Most authors research novels at the library, but Philipp Meyer's preparation for his second book was a little…grittier.
"I taught myself to bow-hunt," he says. "I took months of classes on animal tracking. I went to a ranch and shot two buffalo and drank a coffee mug full of hot blood from the neck of one." The result of that gore-spattered groundwork is The Son (Ecco, $28), a complex, crowd-pleasing Western in the vein of Giant and Lonesome Dove that follows several generations of a Texas family as they try to establish a ranching and oil dynasty.
The 39-year-old author's rise has been almost as twisty as his epic novel's plot. A high-school dropout from Baltimore, Meyer briefly worked on Wall Street before quitting to write. "I was looking around at Jonathan Safran Foer and Zadie Smith," he says, "and thought, 'How hard can this really be?'" Turns out, very: He junked his first effort, and his second was rejected by every publisher in New York. But he sold his next book, 2009's American Rust, a stream-of-consciousness novel set in a modern-day steel town that earned him comparisons to Steinbeck and Faulkner and a spot on The New Yorker's "20 Under 40" list.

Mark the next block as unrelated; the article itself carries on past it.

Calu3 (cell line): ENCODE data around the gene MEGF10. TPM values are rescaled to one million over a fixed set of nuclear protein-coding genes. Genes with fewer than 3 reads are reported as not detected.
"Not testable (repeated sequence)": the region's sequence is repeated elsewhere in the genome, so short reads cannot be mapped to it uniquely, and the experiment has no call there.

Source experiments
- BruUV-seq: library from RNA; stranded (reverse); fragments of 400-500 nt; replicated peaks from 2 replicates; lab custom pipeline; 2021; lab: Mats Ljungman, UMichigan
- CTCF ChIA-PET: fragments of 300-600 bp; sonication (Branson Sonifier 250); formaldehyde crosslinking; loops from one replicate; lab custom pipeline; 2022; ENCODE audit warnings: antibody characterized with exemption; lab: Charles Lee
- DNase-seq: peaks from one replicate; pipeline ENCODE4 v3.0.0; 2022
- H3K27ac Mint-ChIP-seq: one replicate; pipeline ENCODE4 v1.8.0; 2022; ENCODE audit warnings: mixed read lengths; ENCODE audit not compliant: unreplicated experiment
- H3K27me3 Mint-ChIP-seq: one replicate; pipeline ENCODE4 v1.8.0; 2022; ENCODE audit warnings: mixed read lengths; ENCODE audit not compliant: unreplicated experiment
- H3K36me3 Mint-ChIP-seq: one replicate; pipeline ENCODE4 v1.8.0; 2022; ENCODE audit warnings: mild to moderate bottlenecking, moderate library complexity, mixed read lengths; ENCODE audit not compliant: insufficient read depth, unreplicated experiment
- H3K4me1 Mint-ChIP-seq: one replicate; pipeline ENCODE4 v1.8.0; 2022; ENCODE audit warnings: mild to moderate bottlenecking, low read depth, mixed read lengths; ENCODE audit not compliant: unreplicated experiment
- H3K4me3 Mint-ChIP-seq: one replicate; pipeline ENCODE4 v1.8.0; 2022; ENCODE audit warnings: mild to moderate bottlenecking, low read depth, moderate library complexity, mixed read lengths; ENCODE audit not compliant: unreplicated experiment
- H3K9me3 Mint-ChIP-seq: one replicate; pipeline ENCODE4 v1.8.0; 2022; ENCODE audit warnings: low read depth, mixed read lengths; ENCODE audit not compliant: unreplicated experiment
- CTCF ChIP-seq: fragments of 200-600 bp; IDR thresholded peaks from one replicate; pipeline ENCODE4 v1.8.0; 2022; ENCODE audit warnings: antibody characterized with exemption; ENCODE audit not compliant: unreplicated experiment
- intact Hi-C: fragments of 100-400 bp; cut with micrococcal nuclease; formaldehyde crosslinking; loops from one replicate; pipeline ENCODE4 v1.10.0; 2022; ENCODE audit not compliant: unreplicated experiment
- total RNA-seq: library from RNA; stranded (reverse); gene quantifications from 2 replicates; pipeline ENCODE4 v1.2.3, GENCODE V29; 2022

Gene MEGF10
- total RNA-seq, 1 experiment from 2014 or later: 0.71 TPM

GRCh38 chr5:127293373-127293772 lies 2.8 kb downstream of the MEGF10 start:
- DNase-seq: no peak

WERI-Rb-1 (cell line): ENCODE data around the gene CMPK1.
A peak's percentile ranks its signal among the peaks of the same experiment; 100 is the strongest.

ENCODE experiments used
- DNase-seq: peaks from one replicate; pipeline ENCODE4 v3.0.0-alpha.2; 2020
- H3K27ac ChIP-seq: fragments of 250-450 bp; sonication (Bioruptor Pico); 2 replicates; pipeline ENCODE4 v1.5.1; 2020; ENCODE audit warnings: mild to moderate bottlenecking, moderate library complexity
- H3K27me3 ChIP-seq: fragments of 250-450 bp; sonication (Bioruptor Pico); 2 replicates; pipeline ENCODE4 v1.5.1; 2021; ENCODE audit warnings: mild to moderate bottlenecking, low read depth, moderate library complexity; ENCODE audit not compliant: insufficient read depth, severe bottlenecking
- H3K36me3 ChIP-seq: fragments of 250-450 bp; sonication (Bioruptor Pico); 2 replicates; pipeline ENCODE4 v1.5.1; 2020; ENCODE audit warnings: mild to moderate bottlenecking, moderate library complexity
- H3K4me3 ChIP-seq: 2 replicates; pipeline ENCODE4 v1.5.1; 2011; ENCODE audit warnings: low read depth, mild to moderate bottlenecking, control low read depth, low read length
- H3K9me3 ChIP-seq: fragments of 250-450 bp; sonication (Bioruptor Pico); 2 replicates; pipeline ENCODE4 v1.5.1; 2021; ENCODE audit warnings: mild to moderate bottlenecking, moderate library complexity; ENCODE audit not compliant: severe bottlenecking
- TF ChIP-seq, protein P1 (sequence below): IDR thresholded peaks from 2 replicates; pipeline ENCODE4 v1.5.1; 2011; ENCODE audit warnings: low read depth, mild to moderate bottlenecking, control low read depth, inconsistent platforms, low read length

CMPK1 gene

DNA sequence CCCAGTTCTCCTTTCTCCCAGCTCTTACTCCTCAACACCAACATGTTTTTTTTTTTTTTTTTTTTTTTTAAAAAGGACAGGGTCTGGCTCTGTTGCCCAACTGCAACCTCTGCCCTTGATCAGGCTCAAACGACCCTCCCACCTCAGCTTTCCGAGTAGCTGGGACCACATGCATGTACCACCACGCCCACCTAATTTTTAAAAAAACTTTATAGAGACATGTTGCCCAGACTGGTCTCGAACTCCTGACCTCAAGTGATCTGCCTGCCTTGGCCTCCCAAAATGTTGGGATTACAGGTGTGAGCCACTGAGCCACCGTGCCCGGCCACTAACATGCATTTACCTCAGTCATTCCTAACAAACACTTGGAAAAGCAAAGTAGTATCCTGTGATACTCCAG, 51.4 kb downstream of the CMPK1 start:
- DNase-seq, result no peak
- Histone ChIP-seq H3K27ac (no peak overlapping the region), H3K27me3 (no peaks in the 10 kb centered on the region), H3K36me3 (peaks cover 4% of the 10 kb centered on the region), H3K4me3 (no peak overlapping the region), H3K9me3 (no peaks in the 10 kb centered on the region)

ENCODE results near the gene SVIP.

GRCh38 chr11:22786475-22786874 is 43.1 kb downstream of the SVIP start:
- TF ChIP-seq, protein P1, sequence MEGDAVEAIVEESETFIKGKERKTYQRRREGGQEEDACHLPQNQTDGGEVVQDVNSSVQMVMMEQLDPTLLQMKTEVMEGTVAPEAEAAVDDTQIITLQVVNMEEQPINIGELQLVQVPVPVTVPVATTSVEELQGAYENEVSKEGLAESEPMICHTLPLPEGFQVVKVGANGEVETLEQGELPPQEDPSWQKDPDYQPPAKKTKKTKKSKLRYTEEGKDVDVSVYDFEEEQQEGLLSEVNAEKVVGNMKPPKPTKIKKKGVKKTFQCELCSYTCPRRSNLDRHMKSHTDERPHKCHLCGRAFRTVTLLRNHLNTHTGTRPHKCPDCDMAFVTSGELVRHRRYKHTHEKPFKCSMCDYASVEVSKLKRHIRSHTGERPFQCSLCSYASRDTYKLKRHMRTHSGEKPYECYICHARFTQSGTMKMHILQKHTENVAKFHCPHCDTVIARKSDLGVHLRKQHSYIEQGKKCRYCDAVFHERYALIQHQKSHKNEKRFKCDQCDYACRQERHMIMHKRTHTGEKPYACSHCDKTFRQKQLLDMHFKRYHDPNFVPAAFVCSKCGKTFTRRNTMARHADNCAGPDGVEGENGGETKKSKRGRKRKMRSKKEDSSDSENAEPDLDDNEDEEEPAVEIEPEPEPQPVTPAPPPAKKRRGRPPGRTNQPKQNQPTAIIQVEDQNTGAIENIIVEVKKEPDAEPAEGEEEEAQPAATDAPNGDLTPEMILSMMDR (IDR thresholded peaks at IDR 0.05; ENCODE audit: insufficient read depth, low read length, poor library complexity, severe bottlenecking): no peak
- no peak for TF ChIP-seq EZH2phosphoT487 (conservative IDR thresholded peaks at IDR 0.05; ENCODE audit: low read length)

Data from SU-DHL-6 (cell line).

Blending entertaining narrative with insights about American creation myths, The Son should further enhance Meyer's fast-growing literary reputation. Now he's starting to mull over his next novel. How will he top buffalo-blood chugging? "The next book is going to be, like, total fucking magic-realism," he says. "Because I don't know how to do that. Whatever. I'll figure it out."
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